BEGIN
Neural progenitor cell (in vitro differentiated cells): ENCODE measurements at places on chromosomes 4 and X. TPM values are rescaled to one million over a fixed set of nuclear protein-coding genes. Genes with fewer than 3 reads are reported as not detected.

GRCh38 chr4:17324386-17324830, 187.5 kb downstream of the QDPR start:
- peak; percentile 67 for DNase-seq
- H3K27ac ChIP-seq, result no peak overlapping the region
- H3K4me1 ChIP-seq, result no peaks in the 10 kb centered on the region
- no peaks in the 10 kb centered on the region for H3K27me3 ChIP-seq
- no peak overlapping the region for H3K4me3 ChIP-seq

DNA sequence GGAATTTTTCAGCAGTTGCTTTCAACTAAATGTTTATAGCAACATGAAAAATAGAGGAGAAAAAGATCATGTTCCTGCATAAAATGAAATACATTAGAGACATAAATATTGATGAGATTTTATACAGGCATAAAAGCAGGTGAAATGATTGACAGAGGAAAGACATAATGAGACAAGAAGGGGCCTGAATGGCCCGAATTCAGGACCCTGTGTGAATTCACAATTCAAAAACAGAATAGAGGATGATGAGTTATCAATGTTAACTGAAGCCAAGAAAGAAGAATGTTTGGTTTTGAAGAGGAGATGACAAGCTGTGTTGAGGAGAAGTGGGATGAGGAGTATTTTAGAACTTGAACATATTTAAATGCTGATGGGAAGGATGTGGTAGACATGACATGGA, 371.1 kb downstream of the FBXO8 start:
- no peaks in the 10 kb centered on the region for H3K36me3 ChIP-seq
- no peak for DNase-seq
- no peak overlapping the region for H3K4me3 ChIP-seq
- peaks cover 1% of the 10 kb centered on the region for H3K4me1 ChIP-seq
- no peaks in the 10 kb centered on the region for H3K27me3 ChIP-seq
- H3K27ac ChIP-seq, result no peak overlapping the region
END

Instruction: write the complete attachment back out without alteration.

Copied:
Neural progenitor cell (in vitro differentiated cells): ENCODE measurements at places on chromosomes 4 and X. TPM values are rescaled to one million over a fixed set of nuclear protein-coding genes. Genes with fewer than 3 reads are reported as not detected.

GRCh38 chr4:17324386-17324830, 187.5 kb downstream of the QDPR start:
- peak; percentile 67 for DNase-seq
- H3K27ac ChIP-seq, result no peak overlapping the region
- H3K4me1 ChIP-seq, result no peaks in the 10 kb centered on the region
- no peaks in the 10 kb centered on the region for H3K27me3 ChIP-seq
- no peak overlapping the region for H3K4me3 ChIP-seq

DNA sequence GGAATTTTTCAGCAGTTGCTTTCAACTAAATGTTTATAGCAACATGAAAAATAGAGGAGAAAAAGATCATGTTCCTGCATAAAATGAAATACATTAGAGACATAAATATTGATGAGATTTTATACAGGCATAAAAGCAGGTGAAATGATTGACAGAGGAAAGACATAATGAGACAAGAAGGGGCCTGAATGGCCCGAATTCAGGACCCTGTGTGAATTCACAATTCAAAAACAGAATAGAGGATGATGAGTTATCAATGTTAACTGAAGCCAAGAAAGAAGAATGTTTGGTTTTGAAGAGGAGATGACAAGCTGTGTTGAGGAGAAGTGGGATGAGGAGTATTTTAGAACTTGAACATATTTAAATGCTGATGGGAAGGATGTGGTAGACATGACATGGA, 371.1 kb downstream of the FBXO8 start:
- no peaks in the 10 kb centered on the region for H3K36me3 ChIP-seq
- no peak for DNase-seq
- no peak overlapping the region for H3K4me3 ChIP-seq
- peaks cover 1% of the 10 kb centered on the region for H3K4me1 ChIP-seq
- no peaks in the 10 kb centered on the region for H3K27me3 ChIP-seq
- H3K27ac ChIP-seq, result no peak overlapping the region